DoD weapons programs show real need for improvement
With Congress still debating the nearly $750 billion Defense appropriations bill for the next fiscal year, it's worth remembering a Government Accountability Office review of DoD spending on major weapons programs. It turns out, Uncle Sam has been very lax in how it spends taxpayers money -- even after going through a series of fixes a few years ago to make sure those resources were used more effectively:
In the past few years, we found that newer programs seemed to be doing a better job staying within budget estimates than programs had in the past. However, in this year’s assessment, we found that this trend was slipping for DOD’s major programs.
Most troubling is that DOD’s newer programs—those started after major acquisition reforms were adopted in 2010 to limit cost increases—now show overall recent cost growth.
The trouble doesn't end there:
One of the primary drivers of the overall cost increase in the portfolio is that programs in this year’s portfolio are about 4 months older than last year and nearly 3 years older than in 2012. This is partly because DOD increased quantities of older systems and introduced new capabilities and upgrades by adding on to existing programs (such as with the F-35 Lightning II Joint Strike Fighter and the Virginia Class Submarine)—making these programs longer and costlier on average—instead of starting new ones.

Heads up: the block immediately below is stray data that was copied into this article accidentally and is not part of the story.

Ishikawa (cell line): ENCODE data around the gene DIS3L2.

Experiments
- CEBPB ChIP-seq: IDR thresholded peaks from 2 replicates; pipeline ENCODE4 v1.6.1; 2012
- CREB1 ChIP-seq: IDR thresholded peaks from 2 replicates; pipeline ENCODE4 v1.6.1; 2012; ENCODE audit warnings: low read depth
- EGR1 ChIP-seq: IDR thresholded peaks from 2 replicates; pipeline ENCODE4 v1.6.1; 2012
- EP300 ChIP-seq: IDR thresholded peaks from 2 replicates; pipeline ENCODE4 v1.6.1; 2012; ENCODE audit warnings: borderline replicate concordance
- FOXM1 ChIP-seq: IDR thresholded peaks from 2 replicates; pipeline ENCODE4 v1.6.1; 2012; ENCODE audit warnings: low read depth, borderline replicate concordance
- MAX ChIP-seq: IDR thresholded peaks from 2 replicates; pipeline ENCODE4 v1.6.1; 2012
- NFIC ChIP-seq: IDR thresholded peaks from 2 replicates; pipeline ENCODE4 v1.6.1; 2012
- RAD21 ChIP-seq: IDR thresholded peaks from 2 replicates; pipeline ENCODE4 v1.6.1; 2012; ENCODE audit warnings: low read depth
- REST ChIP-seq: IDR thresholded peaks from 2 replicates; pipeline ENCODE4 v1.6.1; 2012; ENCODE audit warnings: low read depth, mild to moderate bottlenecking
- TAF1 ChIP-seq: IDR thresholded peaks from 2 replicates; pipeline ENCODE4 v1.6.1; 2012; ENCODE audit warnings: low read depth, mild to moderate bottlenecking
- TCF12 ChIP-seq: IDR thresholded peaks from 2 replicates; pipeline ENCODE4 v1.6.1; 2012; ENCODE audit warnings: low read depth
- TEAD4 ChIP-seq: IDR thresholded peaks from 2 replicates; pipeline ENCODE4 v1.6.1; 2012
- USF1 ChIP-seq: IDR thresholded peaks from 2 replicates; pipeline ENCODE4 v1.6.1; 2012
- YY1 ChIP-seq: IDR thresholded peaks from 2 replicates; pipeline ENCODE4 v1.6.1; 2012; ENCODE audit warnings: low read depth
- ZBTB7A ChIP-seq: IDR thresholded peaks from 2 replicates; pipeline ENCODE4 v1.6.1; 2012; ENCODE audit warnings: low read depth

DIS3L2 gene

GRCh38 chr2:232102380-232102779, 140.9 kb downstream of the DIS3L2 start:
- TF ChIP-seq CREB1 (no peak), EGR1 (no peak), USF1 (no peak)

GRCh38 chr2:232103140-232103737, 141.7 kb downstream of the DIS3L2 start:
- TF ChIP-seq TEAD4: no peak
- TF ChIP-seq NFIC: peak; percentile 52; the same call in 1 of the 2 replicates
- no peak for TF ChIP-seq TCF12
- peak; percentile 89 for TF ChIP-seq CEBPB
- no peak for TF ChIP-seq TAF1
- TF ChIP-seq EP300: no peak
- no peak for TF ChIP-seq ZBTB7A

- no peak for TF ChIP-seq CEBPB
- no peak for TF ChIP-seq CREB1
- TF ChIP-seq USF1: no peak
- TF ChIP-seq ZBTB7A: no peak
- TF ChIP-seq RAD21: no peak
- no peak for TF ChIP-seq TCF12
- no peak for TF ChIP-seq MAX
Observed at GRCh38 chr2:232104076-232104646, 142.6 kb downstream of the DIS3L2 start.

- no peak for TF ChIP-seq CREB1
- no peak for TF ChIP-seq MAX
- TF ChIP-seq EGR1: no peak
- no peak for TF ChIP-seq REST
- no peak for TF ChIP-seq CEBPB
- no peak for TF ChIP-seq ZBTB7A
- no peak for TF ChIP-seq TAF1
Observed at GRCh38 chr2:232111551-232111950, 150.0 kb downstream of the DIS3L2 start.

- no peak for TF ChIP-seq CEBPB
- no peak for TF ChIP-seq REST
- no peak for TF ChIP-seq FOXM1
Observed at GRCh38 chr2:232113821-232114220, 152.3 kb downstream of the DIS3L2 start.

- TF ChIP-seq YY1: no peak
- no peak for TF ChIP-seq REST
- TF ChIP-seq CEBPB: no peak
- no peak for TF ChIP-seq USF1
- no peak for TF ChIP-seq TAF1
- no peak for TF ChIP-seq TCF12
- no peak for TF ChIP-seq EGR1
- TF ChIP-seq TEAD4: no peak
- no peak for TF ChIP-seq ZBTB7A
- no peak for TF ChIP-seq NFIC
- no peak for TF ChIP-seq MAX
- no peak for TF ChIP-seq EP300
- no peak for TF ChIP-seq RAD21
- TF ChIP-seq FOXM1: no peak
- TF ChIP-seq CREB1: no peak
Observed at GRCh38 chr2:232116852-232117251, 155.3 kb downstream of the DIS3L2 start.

However, this approach runs counter to a best practice—new capabilities should be structured as separate acquisition programs in order to improve transparency and accountability.
Additionally, DOD’s contracts are often awarded without full and open competition. We found that DOD did not compete 67% of its major contracts. It also awarded 47% of its contracts to 5 corporations. A competitive environment saves money, which could mean the department is overpaying for goods and services.
DOD has room to reverse the negative cost trends through strong leadership and insistence that programs implement knowledge-based best practices. However, this need for effective leadership comes at a time when DOD is making widespread reforms to how it oversees acquisition programs.
At the direction of Congress, DOD has decentralized oversight of its programs in an effort to speed up its processes. Oversight is now primarily the responsibility of the Army, Navy, and Air Force, and it is therefore up to the military services to ensure that programs implement knowledge-based best practices